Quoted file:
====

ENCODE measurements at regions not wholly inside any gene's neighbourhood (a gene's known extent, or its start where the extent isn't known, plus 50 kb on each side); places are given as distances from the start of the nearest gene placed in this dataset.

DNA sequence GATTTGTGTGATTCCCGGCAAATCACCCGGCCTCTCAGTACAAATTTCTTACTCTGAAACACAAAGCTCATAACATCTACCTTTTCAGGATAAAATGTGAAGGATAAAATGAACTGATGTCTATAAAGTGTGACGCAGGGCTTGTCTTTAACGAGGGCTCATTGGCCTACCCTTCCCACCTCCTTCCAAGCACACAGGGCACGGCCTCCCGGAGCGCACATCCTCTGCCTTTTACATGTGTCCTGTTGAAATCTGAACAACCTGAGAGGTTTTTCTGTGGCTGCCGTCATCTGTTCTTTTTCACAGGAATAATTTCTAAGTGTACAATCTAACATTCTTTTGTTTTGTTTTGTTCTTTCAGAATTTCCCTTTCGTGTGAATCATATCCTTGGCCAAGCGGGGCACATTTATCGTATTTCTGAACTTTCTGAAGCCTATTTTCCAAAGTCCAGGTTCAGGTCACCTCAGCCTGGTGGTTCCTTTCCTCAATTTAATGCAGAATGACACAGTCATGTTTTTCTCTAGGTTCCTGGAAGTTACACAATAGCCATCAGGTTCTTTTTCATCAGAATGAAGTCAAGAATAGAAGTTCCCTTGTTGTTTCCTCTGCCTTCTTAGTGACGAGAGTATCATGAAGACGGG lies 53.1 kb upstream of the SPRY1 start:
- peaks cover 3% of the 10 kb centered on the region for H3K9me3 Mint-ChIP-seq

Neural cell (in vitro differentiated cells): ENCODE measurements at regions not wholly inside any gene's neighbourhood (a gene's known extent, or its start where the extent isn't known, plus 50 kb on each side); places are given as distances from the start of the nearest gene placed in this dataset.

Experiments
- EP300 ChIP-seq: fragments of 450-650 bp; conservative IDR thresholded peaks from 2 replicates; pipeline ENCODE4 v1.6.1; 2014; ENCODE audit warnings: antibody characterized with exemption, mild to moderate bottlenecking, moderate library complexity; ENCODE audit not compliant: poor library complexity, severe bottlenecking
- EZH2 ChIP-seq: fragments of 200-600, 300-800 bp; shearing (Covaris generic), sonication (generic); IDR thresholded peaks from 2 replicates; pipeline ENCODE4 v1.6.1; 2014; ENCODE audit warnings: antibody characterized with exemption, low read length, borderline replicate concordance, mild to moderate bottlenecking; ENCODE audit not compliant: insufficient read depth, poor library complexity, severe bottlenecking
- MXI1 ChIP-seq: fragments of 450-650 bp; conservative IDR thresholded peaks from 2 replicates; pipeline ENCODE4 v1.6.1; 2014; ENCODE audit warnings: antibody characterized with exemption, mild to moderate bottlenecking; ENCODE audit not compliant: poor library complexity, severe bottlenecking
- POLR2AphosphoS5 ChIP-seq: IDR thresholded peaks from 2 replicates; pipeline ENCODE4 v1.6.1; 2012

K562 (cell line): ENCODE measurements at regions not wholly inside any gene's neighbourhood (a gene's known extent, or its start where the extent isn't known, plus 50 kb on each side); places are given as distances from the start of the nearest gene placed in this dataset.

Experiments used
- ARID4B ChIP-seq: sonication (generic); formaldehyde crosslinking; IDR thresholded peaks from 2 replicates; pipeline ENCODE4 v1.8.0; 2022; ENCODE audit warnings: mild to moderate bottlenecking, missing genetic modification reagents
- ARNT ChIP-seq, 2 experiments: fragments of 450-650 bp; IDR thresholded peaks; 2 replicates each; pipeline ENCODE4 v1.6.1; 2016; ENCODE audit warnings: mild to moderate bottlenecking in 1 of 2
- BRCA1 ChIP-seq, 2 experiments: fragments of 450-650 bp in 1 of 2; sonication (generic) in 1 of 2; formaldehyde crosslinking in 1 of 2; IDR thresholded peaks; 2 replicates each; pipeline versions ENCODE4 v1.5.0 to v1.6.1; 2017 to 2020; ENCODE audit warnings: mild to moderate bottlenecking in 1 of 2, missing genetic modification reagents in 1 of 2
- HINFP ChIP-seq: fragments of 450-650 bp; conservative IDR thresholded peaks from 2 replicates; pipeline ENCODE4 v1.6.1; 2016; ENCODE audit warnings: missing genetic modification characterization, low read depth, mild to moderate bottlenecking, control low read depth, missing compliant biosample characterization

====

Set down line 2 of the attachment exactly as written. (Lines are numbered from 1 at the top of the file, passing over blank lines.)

DNA sequence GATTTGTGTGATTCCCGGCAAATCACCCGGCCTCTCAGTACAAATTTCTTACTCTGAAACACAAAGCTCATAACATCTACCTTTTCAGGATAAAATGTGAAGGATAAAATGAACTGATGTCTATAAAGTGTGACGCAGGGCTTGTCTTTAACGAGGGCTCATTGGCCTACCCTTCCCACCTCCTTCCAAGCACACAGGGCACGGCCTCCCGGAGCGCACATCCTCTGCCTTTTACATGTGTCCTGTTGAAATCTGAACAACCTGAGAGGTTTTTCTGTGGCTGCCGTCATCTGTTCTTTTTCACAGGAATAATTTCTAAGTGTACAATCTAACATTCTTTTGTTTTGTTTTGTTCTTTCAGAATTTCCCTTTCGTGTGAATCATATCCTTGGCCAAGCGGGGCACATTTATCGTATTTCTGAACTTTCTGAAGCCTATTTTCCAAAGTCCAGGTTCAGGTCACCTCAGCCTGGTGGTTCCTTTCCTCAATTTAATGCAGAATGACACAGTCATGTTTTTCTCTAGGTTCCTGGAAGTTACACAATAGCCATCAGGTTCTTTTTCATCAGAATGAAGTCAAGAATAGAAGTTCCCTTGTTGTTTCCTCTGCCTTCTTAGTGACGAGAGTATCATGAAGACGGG lies 53.1 kb upstream of the SPRY1 start: